129. We conclude that a draft order in the same terms as the proposal should be laid before the House. We shall, however, be looking for evidence when a draft order is laid before the House that the Department has put in place its "publicity strategy" for ensuring that local residents, local authorities and the police are aware of their ability to apply for restriction orders and of the procedures necessary to do so, as discussed in paragraphs 119 and 120 above.


Appendix B; Qq 3, 8, 19, 20, 23. Back

49   Appendix B. Back

50   Q35. Back

51   Appendix B. Back

52   Deregulation and Regulatory Reform Committee, Fifth Report of , Proposal for the Regulatory Reform (Golden Jubilee Licensing) Order 2002, HC 599, para 26. Back

53   See explanatory statement, paras 25 and 46, and Deregulation and Regulatory Reform Committee, Seventh Report of , The draft Regulatory Reform (Golden Jubilee Licensing) Order 2002, HC677, para 4. Back

54   Explanatory statement, para 13. Back

55   Appendix C. Back

56   "Regionalising" a press notice means two things. Firstly, the Central Office of Information regional press office network ensures it goes to the regional and local media. Secondly, any press notice is given a new "nose" so that it makes it more newsworthy for the area: on New Year's Eve licensing issues, for example, the first sentence might start, "Pubs in Northamptonshire will be able to open for..." etc. Back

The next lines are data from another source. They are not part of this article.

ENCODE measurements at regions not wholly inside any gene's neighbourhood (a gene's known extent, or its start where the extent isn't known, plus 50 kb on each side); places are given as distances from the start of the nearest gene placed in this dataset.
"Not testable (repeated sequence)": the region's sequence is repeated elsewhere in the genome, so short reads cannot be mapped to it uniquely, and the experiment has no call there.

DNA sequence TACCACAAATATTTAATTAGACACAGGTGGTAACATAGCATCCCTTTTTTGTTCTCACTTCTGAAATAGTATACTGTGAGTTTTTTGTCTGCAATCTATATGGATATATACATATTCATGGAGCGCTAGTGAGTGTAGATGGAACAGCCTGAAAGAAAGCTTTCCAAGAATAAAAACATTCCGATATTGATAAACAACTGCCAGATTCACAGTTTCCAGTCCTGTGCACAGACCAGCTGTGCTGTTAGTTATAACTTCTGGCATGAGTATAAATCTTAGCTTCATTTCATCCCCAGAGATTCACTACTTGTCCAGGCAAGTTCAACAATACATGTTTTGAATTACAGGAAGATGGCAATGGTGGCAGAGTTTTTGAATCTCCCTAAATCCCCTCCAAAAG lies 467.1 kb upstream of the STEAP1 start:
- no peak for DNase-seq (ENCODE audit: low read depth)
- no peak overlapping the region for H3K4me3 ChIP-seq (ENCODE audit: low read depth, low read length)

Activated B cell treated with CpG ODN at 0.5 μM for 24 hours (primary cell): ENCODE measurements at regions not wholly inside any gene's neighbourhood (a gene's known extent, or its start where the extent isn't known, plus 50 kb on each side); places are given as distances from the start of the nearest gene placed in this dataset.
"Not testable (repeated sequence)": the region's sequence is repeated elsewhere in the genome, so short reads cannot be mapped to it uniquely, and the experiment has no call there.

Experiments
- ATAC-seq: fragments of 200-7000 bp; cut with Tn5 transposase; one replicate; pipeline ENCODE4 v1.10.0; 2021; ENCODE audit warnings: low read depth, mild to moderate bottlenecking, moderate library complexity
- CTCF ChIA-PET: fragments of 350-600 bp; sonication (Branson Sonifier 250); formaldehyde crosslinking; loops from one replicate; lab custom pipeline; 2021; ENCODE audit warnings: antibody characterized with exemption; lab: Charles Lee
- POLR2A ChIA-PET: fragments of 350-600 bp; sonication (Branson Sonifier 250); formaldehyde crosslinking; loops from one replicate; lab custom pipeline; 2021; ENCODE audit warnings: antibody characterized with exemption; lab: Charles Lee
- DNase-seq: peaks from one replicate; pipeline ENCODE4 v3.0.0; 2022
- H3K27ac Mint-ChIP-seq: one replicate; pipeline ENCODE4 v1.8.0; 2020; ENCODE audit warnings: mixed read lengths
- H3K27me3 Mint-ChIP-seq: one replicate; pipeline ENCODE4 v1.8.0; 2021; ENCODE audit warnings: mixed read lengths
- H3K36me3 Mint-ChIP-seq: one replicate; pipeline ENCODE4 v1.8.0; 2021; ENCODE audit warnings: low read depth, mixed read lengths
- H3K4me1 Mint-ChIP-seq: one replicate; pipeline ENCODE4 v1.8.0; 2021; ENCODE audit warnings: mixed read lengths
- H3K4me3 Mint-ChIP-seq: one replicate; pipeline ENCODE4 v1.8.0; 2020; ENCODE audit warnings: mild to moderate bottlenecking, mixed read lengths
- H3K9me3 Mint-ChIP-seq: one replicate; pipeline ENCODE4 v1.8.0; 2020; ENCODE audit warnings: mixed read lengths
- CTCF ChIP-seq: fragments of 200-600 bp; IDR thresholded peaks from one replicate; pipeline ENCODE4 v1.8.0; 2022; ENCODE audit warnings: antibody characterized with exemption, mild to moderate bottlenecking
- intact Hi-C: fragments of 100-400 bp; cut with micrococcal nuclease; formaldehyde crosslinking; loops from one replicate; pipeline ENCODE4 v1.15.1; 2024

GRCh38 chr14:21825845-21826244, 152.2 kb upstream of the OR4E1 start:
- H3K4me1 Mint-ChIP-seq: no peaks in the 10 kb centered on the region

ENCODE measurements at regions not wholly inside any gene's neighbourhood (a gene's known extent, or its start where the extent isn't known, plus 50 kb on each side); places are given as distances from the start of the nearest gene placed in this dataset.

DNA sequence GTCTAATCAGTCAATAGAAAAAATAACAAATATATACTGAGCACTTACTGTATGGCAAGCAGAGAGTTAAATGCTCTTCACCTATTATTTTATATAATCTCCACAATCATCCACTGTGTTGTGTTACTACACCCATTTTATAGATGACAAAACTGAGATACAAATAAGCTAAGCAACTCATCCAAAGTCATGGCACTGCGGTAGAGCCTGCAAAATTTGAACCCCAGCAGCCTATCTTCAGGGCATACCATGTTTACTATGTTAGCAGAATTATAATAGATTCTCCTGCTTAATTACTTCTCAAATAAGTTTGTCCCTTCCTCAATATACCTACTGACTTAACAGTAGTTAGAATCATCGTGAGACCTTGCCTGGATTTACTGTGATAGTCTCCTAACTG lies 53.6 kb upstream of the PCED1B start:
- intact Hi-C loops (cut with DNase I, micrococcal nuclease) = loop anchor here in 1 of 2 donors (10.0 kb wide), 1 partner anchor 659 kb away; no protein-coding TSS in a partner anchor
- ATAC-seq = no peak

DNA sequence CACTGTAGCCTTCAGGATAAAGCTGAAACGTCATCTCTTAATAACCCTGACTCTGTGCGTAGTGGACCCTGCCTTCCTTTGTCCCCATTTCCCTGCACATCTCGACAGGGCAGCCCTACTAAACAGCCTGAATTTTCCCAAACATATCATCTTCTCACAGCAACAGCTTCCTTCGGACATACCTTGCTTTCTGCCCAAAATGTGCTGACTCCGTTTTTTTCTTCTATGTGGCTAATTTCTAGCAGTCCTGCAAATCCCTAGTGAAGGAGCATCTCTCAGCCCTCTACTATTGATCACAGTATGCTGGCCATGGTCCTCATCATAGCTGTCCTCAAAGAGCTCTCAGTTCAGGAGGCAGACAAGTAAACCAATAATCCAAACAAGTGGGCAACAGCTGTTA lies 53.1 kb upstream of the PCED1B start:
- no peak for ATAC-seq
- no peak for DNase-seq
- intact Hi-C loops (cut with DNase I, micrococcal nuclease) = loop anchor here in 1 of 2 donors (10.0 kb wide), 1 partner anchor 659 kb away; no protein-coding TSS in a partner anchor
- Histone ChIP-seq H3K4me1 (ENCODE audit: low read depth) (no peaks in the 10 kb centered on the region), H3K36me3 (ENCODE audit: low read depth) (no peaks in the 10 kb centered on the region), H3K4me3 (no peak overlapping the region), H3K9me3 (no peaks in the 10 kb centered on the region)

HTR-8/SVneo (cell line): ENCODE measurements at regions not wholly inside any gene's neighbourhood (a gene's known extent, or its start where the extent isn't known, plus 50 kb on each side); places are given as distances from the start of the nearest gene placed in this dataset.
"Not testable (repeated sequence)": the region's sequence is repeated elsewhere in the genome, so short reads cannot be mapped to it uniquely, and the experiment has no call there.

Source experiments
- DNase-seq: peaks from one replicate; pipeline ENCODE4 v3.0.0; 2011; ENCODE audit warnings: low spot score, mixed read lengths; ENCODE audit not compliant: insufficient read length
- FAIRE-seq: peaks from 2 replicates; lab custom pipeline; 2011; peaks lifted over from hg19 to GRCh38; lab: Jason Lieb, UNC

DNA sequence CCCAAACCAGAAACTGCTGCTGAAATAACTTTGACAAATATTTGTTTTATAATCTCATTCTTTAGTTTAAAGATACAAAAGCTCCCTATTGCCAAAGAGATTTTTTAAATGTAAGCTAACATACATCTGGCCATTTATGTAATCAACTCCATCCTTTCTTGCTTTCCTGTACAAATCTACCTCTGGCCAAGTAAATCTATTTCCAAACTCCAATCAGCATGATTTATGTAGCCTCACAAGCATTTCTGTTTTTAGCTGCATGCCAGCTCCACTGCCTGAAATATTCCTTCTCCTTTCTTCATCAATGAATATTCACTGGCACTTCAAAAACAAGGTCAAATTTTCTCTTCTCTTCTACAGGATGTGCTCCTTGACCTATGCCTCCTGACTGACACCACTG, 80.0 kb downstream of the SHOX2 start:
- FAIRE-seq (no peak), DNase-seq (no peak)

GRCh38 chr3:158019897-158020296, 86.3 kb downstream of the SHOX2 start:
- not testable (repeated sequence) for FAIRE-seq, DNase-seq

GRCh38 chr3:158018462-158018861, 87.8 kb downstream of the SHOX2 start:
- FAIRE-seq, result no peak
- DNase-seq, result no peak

57   Appendix C. Back

58   Q4. Back

59   See Q3. Back

60   Ref S.O. No 141(15). Back

61   Q17ff. Back

62   HC(2001-02)1029. Back

63   HC(2001-02)1272. Back

64   Third Special Report, para 28, referencing Deregulation Committee, First Special Report of Session 1998-99, The Future of the Deregulation Procedure, HC 324, paras 50-52, and Deregulation Committee, First Special Report of Session 1999-2000, Government Response to the Deregulation Committee's First Special Report, Session 1998-1999, on The Future of the Deregulation Procedure, HC 177, paras 49-51. Back

65   Q3. See also Q19. Back